The first annual National Moth Week (NMW) was held worldwide 23-29, July, 2012. National Moth Week’s goals are to spotlight moths and their ecological importance and to collect and report meaningful data on moths across a wide geographic area largely through Citizen Science. The first National Moth Week proved to be exceptionally successful at achieving these goals.
Highlights from National Moth Week 2012:
· 307 registered locations in 49 states in the United States and in 29 other countries.
· Participation was extremely diverse ranging from individuals and families looking for moths in their own backyards or local parks to conservation organizations and state agencies holding well-advertised public events.
· National Moth Week locations were in inner cities such as downtown Manhattan, to remote places in Costa Rica, Kenya, Gambia and elsewhere.
· National Moth Week events were also very varied ranging from typical nocturnal moth nights with lights and bait; PowerPoint presentations on moths and their ecology; daytime walks to search for caterpillars and moths; talks about the impact of artificial lights on moths and daytime walks to search these lights for moths; moth parties replete with moth-themed foods and special access to moth collections at Cornell University. (link to event photos)
· In order to facilitate data collection of moths, National Moth Week partnered with Discover Life, Butterflies and Moths of North America (BAMONA), Project Noah, BugGuide, and Moth Photographers Group (MPG). These sites are all repositories for data and photographs about moths and other Organisms. The partner organizations received over 3,500 submissions. In North America – close to a thousand (972) moth photos were uploaded into Discover Life’s albums, Bug Guide received 927 submissions and 421 photos were added to the BAMONA website. Spottings’ from around the world were added to Project Noah through its global “Moths of the World” mission. Reports of 684 ‘spottings’ came from 30 countries on all continents (except for Antarctica).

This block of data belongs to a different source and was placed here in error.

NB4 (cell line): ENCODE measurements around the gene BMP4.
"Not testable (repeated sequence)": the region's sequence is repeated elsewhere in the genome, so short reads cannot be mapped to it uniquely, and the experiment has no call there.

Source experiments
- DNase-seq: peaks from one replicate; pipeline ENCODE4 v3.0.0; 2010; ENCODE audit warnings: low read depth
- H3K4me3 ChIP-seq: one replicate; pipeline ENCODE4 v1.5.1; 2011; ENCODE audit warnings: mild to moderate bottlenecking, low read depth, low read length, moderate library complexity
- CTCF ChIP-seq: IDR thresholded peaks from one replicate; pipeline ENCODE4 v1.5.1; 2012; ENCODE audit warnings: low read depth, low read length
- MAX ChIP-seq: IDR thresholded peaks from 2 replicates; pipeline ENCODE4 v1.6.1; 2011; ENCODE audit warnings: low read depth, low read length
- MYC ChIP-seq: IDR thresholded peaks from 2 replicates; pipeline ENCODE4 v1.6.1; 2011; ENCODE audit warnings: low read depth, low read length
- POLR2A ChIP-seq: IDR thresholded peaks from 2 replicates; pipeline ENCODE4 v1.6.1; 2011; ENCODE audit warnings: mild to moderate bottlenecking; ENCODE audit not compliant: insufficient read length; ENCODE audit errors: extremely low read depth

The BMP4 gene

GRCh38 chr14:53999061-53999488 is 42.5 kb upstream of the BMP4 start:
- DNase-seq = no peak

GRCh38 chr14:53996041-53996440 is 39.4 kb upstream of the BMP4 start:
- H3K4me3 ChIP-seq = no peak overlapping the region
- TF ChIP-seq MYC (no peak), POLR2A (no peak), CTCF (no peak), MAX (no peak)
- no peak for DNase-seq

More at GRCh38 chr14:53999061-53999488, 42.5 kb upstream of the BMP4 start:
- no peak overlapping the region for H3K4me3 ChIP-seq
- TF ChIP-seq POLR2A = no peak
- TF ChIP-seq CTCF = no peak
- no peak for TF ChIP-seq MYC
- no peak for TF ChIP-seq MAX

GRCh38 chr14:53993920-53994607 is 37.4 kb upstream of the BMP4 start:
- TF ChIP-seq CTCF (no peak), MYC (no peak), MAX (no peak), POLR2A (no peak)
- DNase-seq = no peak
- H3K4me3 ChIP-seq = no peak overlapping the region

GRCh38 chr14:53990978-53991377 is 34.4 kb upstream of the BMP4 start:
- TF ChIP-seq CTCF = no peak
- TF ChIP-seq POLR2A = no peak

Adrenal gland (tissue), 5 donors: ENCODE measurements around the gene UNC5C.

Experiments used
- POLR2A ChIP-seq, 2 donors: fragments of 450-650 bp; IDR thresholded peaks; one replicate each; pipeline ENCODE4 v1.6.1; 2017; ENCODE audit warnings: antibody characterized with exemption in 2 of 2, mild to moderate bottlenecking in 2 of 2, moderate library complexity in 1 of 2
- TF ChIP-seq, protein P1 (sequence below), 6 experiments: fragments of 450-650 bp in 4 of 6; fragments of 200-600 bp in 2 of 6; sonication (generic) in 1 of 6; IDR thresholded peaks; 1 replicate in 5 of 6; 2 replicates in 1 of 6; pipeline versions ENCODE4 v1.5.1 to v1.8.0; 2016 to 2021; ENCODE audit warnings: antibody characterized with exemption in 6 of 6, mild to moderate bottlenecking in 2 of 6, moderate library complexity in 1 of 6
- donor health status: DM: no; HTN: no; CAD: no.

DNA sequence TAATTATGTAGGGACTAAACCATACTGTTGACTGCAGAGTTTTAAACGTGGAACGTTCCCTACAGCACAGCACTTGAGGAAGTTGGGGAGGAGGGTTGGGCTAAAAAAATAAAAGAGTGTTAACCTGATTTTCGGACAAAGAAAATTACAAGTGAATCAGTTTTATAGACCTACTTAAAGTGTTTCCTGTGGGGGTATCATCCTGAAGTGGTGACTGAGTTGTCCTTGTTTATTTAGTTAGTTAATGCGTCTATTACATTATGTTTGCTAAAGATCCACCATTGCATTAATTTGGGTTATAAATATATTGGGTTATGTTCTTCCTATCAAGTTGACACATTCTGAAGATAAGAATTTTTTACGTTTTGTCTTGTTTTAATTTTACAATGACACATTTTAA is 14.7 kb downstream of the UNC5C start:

· National Moth Week partnered with a number of major nature authors and provided participants the opportunity to win a signed copy of their books. Other nature books that were out of print or difficult to obtain were also offered by National Moth Week.
· Discover Life offered a $100 prize for one participant who submitted to an album. Project Noah created a special National Moth Week digital patch for anyone contributing a moth observation during the week only. After National Moth Week all registered participants received a certificate for their participation.
· The first National Moth Week received vast media attention including coverage on both the National Geographic and Scientific American websites and in many other newspaper and online outlets. National Moth Week also received a letter of support from United States Congressman Rush Holt. National Moth Week was also featured on the Encyclopedia of Life as a Podcast spotlighting three separate moth night events that week in New Jersey, Louisiana and Hawaii.
In order to create a readily accessible portal for National Moth Week events, and to promote connectivity of people and groups, a website was created. The website (www.nationalmothweek.org) provided searchable maps and links to all registered events allowing anyone interested to find a nearby event. The website also contains resources and how pages and a blog. In addition to the website a Facebook page and Facebook caterpillars page, Twitter, and Flicker group are used by National Moth Week participants to share photos, mothing stories and information.
Participating countries: Australia, Bhutan, Bulgaria, Canada, Chile, Colombia, Costa Rica, Croatia, Czech Republic, France, Gambia, Germany, India, Indonesia, Israel, Italy, Jamaica, Kenya, Malaysia, Mexico, Nicaragua, Portugal, Russia, Slovakia, South Africa, Sri Lanka, United Kingdom, United States, Venezuela.
David Moskowitz & Liti Haramaty, The first National Moth Week (2012): A review and highlights, News of the Lepidopterists’ Society, 55(1) (2013), 18-28 PDF
Please note that due the large number of events the map contains two pages, (1 & 2). If you view the world mothing map (“view larger map” link below) directly on Google maps, you will be directed to page 1. Scroll down and click ‘2’ or ‘next’ at the bottom of the page to view additional events.
Do you have questions like:
How can I attract and view moths?
How do I set up a ‘moth night’ or a ‘moth party’?
How can I photograph moths?
How can I submit my observations?
Find the answers on the Finding Moths page!